This is from the AMM Dividend Letter released March 29, 2014. If you want to see the latest “Dividend Stock in Focus” as soon as it’s released then join our mailing list here.
This is the sixth edition of the AMM Dividend letter and we hope it has been both informative and entertaining (at least in as much as an investment letter can be entertaining). Our primary goal for this letter is to provide current investors in our firm’s dividend strategy with a “closer look” at some of the investments that we have made on their behalf.
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Your Portfolio Management Team
Dividend Stock in Focus
Lorillard, Inc. (LO): $53.35*
*price as of the close March 28, 2014
Lorillard, originally known as P. Lorillard & Co., is America’s oldest tobacco company. While the company’s public shares have only been trading since 2008 when it was spun off fully from Loews Corp., it was originally founded in 1760. In fact, some of North America’s first tobacco advertisements were run by P. Lorillard & Co. in Ben Franklin’s newspaper. Below is an ad from 1789.
The early history and founding of the United States was heavily influenced by tobacco. If not for two key tobacco related moments it is quite possible the United States of America would have never been.
1. King James’ Hatred of Tobacco:
King James (I of England & VI of Scotland) despised many things: witches, burning up to 400 per year; sex with women, the nickname Queen James is self-explanatory; and especially tobacco smokers, who he viewed on par with Devil worshipers. In 1604 King James raised the duty on Tobacco by 4,000 percent.
The increased duty made the push for a New World tobacco supply even stronger. In 1607 The Virginia Company landed in the Chesapeake Bay and founded the Jamestown colony. This third English colony seemed destined to fail like the previous two, that is, until John Rolfe planted Nicotiana Tabacum seeds.
Over several seasons John Rolfe perfected his growing, harvesting, and curing to create the unique Virginia tobacco. Demand took off. Immigration rose to meet the need for labor. Sadly, most of the new labor came in the form of slavery. Life expectancy abounded. Disposable incomes grew to the point that a ship in 1619 arrived carrying “young maids to make wives priced at one hundred and twenty pounds of the best leaf tobacco”. Births finally out paced deaths.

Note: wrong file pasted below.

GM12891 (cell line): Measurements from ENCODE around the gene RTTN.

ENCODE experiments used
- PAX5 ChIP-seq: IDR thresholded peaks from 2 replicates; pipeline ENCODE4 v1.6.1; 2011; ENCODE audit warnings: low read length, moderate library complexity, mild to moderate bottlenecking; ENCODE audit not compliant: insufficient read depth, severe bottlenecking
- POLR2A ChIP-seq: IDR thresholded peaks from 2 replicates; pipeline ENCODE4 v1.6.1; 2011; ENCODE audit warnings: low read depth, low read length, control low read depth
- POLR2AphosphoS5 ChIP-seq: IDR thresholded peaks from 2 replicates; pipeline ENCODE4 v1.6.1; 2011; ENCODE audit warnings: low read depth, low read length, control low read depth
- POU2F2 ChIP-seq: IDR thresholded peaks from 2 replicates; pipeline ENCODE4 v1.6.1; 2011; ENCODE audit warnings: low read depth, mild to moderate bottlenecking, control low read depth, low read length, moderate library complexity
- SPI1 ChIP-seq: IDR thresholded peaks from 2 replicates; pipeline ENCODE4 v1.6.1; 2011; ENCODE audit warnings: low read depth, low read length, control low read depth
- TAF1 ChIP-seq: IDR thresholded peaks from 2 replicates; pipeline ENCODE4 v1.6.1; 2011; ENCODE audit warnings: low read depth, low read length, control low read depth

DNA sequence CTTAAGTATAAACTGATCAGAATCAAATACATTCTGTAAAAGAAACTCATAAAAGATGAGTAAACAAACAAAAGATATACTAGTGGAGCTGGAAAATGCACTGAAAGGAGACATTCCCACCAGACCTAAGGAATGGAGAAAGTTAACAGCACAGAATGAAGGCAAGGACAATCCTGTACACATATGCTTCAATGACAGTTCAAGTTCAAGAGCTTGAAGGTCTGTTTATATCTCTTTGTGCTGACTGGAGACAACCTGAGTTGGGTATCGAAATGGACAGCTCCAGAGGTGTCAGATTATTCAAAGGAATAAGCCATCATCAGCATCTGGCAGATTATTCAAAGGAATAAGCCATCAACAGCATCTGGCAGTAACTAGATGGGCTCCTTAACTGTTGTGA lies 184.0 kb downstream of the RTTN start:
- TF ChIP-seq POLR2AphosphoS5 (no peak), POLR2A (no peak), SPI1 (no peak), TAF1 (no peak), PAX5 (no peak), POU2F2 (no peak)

The Jamestown experiment and the future American colonies would succeed, in part, because of tobacco.
2. War Allies:
It was the French Navy that prevented Lieutenant General Lord Cornwallis from escaping Yorktown as George Washington and his army pressed forward. Leading to the surrender of Cornwallis and prompting the British Government to negotiate an end to the Revolutionary War.
It is said that the French help, troops and a loan, was secured by the Patriots’ win at the battle of Saratoga and by the charisma of Ben Franklin, who served as Minister to France during the war. What is not often discussed was the vital role tobacco played.
Five million pounds of Virginia tobacco served as the collateral for the loan Ben Franklin negotiated that helped the patriots defeat one of Europe’s most potent nations. Securing the independence declared by the colonies on July 4, 1776 and still celebrated 238 years later.
** The information in this section is from the book: Tobacco: A Cultural History of How an Exotic Plant Seduced Civilizationby Ian Gately.
Once spun off from Loews Corp., Lorillard immediately started paying a quarterly dividend of $0.30667 per share. In February of this year Lorillard increased its quarterly dividend again by 12% to $0.615. This is the sixth increase in 6 years, doubling the initial payout. This represents a 13% compound annual growth rate since August 2008.
Lorillard’s policy is to return 70-75% of its earnings to shareholders in the form of a dividend. The company’s current payout ratio is 70%.
Catalysts for Dividend Growth and Price Appreciation
Civilization’s love affair with smoking is waning. The harm is just too great. Enter the electronic cigarette (eCig), a device focused on harm reduction and renewing man’s love affair with nicotine.
An eCig is a battery powered device that converts liquid nicotine, not tobacco, into a vapor that is inhaled by the user. There is no fire, smoke, or ash.
In April 2012 Lorillard purchased Blu eCigs for $135 million in cash. Sales have grown from $61 Million in 2012 to $230 million in 2013 per Lorillard’s latest 10-K filing. Utilizing Lorillard’s well established distribution network Blu eCigs have already captured 50% of the U.S. electronic cigarette market. The market share gains are even more impressive when we consider that Blu eCig’s have so far only been available in approximately 1/3 of the retail locations that comprise Lorillard’s distribution network. As Lorillard fills out its distribution network, we would expect Blu eCigs’ strong sales growth to continue.